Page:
The COVID-19 pandemic has drastically affected Senior Living dining, and many providers are looking for ways to adapt their dining and foodservice programs for the future. Hospitality-inspired strategies that were popular the past several years – with a focus on fostering engaging experiences for large groups of people – will need to be modified in order to prioritize the health and safety of residents and staff.
As we continue to look at trends in Senior Living design during COVID-19, we’re forecasting the need for flexible dining spaces and adaptable foodservice processes. Here are five senior dining trends we’re seeing:
Innovative Food & Dining Trends in Senior Living
1. Flexible Dining Rooms
As we discussed in our post on the top senior housing trends during COVID-19, we recommend developing multiple smaller ecosystems throughout your community to help with population health management.
Each ecosystem would feature a smaller satellite dining space to support residents during a health emergency. These adaptable spaces allow resident socialization while being able to easily separate or convert spaces in a crisis. During an emergency, any room can serve as a dining room, including a chapel, theater or library. In new construction projects, intentionally designing amenity spaces that can be used as additional dining spaces can help you adapt to unforeseen situations.
In addition, smaller ecosystems can allow for some of the special senior dining programming. For example, communities can use mobile kitchen carts to have a chef prepare a meal in front of a small group of residents in the satellite dining space.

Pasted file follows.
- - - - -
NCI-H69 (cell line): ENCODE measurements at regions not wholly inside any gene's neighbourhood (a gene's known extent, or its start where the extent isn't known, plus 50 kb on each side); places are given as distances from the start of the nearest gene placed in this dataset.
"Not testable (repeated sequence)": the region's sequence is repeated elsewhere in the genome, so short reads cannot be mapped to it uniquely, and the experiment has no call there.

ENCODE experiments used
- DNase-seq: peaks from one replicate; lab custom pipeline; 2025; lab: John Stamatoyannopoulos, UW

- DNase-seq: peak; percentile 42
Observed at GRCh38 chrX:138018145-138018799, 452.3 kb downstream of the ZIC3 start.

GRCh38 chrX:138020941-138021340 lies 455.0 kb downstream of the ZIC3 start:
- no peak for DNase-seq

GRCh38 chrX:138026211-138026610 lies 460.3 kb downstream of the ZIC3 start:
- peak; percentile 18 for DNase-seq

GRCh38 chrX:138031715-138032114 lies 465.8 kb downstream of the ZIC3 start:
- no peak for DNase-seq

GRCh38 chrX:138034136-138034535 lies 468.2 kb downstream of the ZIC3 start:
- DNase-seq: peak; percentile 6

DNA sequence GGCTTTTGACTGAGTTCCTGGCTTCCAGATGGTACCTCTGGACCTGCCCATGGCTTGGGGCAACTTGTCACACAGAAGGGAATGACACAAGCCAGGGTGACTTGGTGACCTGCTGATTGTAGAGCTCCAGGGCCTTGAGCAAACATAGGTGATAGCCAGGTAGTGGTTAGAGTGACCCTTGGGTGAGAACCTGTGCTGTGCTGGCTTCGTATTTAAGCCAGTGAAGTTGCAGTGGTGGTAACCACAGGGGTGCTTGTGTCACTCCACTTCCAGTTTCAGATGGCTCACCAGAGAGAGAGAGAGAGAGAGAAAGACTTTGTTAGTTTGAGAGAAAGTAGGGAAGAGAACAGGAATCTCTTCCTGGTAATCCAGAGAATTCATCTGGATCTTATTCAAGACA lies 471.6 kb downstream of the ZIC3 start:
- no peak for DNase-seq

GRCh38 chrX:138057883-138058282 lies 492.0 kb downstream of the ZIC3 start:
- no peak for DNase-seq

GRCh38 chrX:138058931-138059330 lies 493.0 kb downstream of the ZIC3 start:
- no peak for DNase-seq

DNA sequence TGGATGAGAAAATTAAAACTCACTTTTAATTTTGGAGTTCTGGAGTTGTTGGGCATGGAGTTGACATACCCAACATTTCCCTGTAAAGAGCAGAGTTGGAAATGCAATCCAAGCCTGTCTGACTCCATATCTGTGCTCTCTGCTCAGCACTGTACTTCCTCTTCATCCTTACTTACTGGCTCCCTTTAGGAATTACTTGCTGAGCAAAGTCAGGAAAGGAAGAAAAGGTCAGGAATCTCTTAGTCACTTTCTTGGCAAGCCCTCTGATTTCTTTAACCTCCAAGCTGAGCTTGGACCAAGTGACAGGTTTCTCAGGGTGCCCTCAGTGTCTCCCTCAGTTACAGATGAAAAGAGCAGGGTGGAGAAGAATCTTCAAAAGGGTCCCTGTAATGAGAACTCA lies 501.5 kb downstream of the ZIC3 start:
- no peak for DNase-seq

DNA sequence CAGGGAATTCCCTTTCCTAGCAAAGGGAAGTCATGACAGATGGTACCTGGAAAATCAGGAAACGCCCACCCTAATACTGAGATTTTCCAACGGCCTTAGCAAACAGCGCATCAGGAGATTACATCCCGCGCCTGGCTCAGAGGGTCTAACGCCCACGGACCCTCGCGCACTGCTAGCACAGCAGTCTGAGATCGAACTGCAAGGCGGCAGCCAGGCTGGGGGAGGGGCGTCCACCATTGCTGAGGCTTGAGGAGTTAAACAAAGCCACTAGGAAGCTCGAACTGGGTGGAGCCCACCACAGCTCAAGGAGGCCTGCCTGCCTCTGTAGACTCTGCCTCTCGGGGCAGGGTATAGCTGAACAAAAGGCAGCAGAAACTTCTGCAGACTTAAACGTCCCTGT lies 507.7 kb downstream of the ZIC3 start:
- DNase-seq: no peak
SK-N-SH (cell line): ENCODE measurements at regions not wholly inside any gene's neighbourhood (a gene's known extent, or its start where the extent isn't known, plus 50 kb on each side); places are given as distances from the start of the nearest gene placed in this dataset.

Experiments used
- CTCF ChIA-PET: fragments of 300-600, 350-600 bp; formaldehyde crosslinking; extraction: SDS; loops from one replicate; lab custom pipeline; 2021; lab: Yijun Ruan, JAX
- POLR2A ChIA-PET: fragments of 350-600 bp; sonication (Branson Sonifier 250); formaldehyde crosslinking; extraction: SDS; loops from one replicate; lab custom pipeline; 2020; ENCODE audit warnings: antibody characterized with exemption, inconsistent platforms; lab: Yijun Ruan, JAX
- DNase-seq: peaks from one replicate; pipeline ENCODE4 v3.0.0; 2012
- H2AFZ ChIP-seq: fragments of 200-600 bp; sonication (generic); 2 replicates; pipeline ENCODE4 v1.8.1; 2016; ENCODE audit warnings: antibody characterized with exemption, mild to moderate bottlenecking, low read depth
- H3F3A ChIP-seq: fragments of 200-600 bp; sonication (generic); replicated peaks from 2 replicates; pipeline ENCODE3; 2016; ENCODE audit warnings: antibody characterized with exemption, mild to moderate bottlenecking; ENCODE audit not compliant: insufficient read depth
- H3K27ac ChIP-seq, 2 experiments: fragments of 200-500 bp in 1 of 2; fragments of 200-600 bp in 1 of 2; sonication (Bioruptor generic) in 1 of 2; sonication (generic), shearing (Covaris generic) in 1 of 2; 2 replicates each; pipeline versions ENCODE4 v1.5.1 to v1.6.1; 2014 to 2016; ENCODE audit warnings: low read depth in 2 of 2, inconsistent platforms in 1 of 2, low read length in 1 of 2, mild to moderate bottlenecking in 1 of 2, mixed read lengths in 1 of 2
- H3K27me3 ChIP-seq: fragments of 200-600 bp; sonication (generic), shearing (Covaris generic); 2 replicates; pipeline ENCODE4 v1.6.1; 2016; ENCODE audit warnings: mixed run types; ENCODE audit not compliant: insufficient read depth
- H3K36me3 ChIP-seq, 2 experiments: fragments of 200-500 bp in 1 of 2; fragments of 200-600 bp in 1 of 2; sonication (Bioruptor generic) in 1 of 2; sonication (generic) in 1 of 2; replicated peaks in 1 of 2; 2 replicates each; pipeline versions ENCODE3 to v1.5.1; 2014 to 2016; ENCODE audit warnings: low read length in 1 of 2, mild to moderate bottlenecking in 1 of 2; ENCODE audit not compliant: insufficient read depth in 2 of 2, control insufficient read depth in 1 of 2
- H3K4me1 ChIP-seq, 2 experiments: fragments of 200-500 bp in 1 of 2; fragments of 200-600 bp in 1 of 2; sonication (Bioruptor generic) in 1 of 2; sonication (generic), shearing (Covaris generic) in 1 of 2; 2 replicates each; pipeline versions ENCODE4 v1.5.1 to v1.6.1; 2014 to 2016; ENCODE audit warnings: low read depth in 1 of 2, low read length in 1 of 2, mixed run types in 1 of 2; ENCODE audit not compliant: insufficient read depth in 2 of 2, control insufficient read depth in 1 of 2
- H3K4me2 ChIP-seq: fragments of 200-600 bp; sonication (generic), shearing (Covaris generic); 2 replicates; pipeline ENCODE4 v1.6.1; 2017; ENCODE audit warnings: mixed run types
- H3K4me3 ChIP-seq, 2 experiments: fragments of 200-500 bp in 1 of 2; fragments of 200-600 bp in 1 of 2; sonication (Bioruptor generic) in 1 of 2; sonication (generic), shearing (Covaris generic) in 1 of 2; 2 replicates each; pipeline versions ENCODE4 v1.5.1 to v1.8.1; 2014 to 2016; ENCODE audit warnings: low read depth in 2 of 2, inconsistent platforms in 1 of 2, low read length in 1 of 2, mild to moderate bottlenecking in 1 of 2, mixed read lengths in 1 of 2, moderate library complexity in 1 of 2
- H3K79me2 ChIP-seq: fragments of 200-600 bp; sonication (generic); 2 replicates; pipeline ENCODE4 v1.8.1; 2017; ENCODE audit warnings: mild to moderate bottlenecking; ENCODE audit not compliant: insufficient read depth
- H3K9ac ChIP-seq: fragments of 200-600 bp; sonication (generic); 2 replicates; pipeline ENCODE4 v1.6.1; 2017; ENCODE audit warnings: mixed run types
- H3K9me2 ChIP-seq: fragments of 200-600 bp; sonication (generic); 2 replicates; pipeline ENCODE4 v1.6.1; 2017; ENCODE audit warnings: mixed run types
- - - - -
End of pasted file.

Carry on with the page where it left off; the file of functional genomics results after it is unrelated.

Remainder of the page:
2. Adapting Existing Dining Spaces
In existing Senior Living dining rooms, we recommend adding dividers to help create intimacy and safety while still offering residents a desirable experience. There is an array of dividers to choose from, including decorative and mobile full-height panels that divide tables and clear, acrylic tabletop dividers that provide protection to residents sharing a table.
In addition to separating groups, it’s important to control the flow of people. If a current dining room has a pre-function space, residents could enter through there, enjoy their meals and exit through a second door to help reduce interactions. This one-way flow helps minimize the risk of disease transmission.
We’re also seeing providers implement staggered mealtimes to support social distancing practices and allow staff to thoroughly disinfect the space between each seating. Resident surveys can help provide insights on how comfortable residents are with congregate dining. Some providers may want to introduce reservation-based service in their dining programs. This allows residents to reserve a table or order a meal online before picking it up at the bistro.
Social distancing in an existing dining room can create a space that looks and feels empty. Many operators are finding creative ways to fill the extra chairs, like adding stuffed animals. Some organizations have partnered with local historical societies to fill the seats with historically dressed mannequins. Not only does it help fill the space, but it’s a great way to generate conversation.